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Pitching docs in Lisbon

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Paul Pauwels • Director, EDN


- EDN and Apordoc have organised THE LAB, a development workshop in advance of the 16th Lisbon Docs pitching forum to be held in October. Cineuropa caught up with EDN director Paul Pauwels

Paul Pauwels  • Director, EDN

Cineuropa caught up with EDN director Paul Pauwels in Lisbon, on the first day of THE LAB – a preliminary development workshop organised three months before the 16th Lisbon Docs main pitching forum.

Cineuropa: Can we say that THE LAB is an introduction to Lisbon Docs? What is the reason behind its organisation?
Paul Pauwels:
 I would say it is an extra service to Portuguese documentary filmmakers. In Lisbon Docs' previous editions, we felt that some local producers and documentary directors were not well introduced to the changing European market. And that led, sometimes, to some level of difference – not quality-level differences, but development-level differences. So we are now providing participants with preliminary information about the market and with a lot of hints, and they still have about three months to prepare themselves for the main pitching sessions. We want to make sure that everyone – both local and international participants - will be at the same level in October.

What can we expect from the upcoming Lisbon Docs?

We will try to have a mix of different projects – web-documentaries, TV-orientated projects and also documentaries with potential for theatrical distribution. We will have about 20 projects, and that mix is important, as participants can learn from each other. Someone who is preparing a web-documentary might end up considering restructuring the project and turning it into something else. One of the main selection criteria, apart from the strength of the story, is going to be the visual style of the project. When I make a selection, I always have a question at the back of my mind: “Would this be strong enough to go to the cinema?” Then, of course, we also have a geographical spread. Even though it is being discussed nowadays, we are still living in a united Europe, and it’s all about co-production. It is important that people meet and check the opportunities to co-produce with other countries.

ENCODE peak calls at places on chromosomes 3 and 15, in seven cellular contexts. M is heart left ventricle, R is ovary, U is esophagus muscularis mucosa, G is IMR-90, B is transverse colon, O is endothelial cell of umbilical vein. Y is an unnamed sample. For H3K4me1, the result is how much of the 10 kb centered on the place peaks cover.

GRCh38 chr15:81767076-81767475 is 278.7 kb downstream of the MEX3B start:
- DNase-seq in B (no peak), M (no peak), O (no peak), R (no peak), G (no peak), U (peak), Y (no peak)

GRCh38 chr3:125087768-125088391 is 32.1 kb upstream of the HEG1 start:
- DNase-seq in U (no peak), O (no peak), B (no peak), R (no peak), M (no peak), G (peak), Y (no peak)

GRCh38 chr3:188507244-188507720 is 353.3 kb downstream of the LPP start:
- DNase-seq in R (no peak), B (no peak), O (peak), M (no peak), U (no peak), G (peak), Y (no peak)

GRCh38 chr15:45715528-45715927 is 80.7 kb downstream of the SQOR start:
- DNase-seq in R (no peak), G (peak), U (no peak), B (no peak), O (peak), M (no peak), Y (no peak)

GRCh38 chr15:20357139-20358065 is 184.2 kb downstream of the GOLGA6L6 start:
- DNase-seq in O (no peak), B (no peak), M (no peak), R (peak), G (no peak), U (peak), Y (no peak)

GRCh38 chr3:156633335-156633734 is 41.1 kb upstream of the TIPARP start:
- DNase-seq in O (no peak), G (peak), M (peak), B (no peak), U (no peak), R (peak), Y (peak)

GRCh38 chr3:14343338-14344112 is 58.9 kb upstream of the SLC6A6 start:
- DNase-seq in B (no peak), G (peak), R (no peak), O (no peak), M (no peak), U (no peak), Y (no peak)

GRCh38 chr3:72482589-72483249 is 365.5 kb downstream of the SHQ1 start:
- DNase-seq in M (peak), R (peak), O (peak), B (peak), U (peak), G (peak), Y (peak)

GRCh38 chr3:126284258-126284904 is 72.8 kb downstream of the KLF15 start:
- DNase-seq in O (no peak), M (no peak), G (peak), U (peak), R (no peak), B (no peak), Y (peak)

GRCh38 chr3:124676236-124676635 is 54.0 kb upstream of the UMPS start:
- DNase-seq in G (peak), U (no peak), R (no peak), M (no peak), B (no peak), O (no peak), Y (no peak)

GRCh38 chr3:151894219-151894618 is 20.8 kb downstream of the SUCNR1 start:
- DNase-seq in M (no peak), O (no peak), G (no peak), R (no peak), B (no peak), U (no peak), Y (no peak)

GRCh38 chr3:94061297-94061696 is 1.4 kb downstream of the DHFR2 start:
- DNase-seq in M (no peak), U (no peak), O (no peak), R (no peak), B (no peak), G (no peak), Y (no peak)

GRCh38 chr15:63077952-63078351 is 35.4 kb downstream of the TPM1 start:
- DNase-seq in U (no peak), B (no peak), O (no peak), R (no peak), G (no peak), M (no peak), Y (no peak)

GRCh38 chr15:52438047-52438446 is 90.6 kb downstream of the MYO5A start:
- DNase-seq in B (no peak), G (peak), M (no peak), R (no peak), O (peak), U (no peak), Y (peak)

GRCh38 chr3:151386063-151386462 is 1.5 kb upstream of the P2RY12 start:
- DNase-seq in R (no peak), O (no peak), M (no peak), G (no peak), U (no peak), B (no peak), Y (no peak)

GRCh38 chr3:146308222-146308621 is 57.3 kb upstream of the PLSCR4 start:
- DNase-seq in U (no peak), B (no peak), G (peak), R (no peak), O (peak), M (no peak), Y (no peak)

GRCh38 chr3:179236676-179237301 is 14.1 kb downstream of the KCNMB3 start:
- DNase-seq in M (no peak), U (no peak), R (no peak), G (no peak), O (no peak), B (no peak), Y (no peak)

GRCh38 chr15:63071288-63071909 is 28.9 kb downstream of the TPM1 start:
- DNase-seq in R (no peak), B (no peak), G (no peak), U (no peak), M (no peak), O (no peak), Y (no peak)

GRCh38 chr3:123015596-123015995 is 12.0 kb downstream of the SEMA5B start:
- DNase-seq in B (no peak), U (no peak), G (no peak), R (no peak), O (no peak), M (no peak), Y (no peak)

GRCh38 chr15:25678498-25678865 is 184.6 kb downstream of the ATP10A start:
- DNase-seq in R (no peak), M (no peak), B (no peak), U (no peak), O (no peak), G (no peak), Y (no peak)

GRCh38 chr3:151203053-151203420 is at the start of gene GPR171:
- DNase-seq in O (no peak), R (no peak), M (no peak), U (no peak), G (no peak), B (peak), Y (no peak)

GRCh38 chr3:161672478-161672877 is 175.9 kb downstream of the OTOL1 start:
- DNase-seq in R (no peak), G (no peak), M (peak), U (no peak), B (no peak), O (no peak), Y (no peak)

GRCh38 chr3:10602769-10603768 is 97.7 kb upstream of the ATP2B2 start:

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As the director of the EDN, is it easy for you to spot the current trends in Europe’s documentary making?
Firstly, I see the rise of creative documentary. Documentary has been – and still is – TV-orientated. But I see more and more projects that do indeed have cinematic value, and they actually make it to the theatres. Talking about production, the input of television has become a lot less important, but fortunately this is being compensated for by film funds, which are now much more into co-productions. And these regional funds tend to go for the more artistic qualities of the project: storytelling and audience appeal are very important questions. Then – and I hope I am not being overly optimistic – I guess there is a tendency for public broadcasters to pay more attention to documentary again, and also to the longer forms of documentary (perhaps not a lot of 90-minute projects, but certainly many 75-minute documentaries). That is happening in the Netherlands and in Scandinavia, and hopefully it will happen in Belgium soon as well - there will be a new contract between the government and VRT that will state that the Flemish broadcaster will have to pay more attention to documentary and work with external producers. I can only be very happy about that! Besides that, I see a tendency to make documentaries designed for kids. There are initiatives being developed and focused on children. Furthermore, the educational system is getting involved in showing documentaries and in teaching people how to read images. I think that will be quite important in the future. We are now educating tomorrow’s audiences.

In the last decade, there was a wave of films that blurred the boundaries between documentary and fiction. In your opinion, will this trend last?
I think documentary might end up returning to its more traditional form! I like that mix of reality and fiction, but it seems like a trend to me. And every trend comes to an end at some point. Perhaps we will get back to documentary in its purest form: strong characters, and strong situations from which a good story develops. If you have that, what else do you need?



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